I don't worry about this, in fact I never really pay attention to what's 'new' and 'fresh' these days. I only concentrate on impacting myself. If I don't create something that leads to the 'shivers' I don't create at all. Everything has to have impact and the more I shelter myself away from what's going on the more original I become.

What are some of the areas where you currently see the greatest potential for originality and who are some of the artists and communities that you find inspiring in this regard?

Progressive music in general is a community where people are not afraid to express themselves and generally don't conform to a standard. The rock and metal communities for me are a little stagnant at the moment and I enjoy listening to people experiment in their field. Prog is definitely a place where you can find expression.

How do you see the relationship between sound, space and composition and what are some of your strategies and approaches of working with them?

Over the years I've become more and more focused on the dynamics within music. I have a love for both popular and heavier genres of music and in each it's the space and choice of quality sound over layers of sound that I personally find inspiring right now.

What's your perspective on the relationship between music  and other forms of art – painting, video art and cinema, for example – and for you and your work, how does music relate to other senses than hearing alone?

Everything I create stems from an emotion and a visual, whether that be in my mind or before my eyes. I often take long drives into the countryside and draw on the beauty of my environment for inspiration. I imagine a lot of the music I create to stand up against film and movies. Epic landscapes and beautiful images / artwork always inspire me.

What's your view on the role and function of music as well as the (e.g. political/social/creative) tasks of artists today - and how do you try to meet these goals in your work?

I think I've shaped my lifestyle and indeed my life to dive into the musicians world, so I feel happy to deal with the day to day activities of being an artist. I do view music as tool to communicate. I always have a message behind every song Im a part of and that direction is generally aimed somewhere towards peace.

Listening is also an active, rather than just a passive process. How do you see the role of the listener in the musical communication process?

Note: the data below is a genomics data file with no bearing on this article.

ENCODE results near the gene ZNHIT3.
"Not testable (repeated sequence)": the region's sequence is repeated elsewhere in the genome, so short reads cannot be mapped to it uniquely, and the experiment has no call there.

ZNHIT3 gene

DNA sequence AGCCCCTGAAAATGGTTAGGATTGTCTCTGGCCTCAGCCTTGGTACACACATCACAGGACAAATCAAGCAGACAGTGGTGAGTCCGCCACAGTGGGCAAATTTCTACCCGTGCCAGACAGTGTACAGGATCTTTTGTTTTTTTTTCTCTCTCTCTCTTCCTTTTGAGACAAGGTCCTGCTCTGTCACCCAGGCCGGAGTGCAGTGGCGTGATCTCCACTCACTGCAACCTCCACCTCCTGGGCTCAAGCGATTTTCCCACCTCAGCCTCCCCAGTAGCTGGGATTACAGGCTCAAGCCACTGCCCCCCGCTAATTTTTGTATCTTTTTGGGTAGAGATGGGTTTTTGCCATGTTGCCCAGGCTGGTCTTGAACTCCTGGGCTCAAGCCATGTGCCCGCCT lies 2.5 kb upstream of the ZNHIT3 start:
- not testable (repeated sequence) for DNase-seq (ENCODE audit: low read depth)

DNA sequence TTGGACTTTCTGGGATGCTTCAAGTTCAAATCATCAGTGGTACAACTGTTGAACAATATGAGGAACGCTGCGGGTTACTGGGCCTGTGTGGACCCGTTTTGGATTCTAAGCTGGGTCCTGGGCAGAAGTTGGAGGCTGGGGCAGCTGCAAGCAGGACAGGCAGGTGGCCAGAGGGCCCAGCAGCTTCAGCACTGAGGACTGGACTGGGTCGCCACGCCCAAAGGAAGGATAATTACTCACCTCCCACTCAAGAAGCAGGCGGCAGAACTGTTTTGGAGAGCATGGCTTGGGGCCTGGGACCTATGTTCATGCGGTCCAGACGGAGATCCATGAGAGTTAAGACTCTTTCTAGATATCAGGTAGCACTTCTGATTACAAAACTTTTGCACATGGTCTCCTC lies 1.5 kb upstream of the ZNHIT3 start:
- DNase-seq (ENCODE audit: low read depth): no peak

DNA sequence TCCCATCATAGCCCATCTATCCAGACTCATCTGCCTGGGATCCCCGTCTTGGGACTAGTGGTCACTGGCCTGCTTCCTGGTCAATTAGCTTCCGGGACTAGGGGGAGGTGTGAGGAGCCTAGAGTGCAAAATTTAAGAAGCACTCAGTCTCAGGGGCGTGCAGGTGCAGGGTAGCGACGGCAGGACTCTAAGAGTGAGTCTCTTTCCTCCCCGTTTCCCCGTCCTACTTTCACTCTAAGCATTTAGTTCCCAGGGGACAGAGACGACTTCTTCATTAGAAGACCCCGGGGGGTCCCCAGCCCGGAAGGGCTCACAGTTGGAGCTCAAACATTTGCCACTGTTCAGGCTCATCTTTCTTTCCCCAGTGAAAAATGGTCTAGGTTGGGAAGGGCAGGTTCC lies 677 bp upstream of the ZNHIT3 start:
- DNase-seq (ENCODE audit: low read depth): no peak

I believe that in order to engage a listener and retain attention you have to create interesting and captivating sounds. This is why TesseracT and all I do is geared towards an emotional / relatable / accessible connection.

Reaching audiences usually involves reaching out to the press and possibly working with a PR company. What's your perspective on the promo system?

I think there is a need to be creative nowadays throughout the whole music industry, from the label right down to the creator but yes it's important to have good PR connections because without that an artist will struggle to reach an audience unless they are truly, truly engaging the masses but even then you need good PR outlets. I think it's becoming more and more important to engage with fans on as many different levels as possible through clever marketing to interacting with your audience on every social media network where there is one (an audience)

Do you have a musical vision that you haven't been able to realise for technical or financial reasons – or an idea of what music itself could be beyond its current form?

Financial backing and budget is always a limiting factor in term of what we can achieve but that being said it's all about the music. That's the most important thing, which why we always strive to produce better and know better. As myself and my peers are all self-producers and DIY artist we have learnt to survive with what have. Of course there are always dreams and aspirations but I wouldn't want to give too much away now would I?

More information about Daniel Tompkins, TesseracT and his other projects can be found on his website.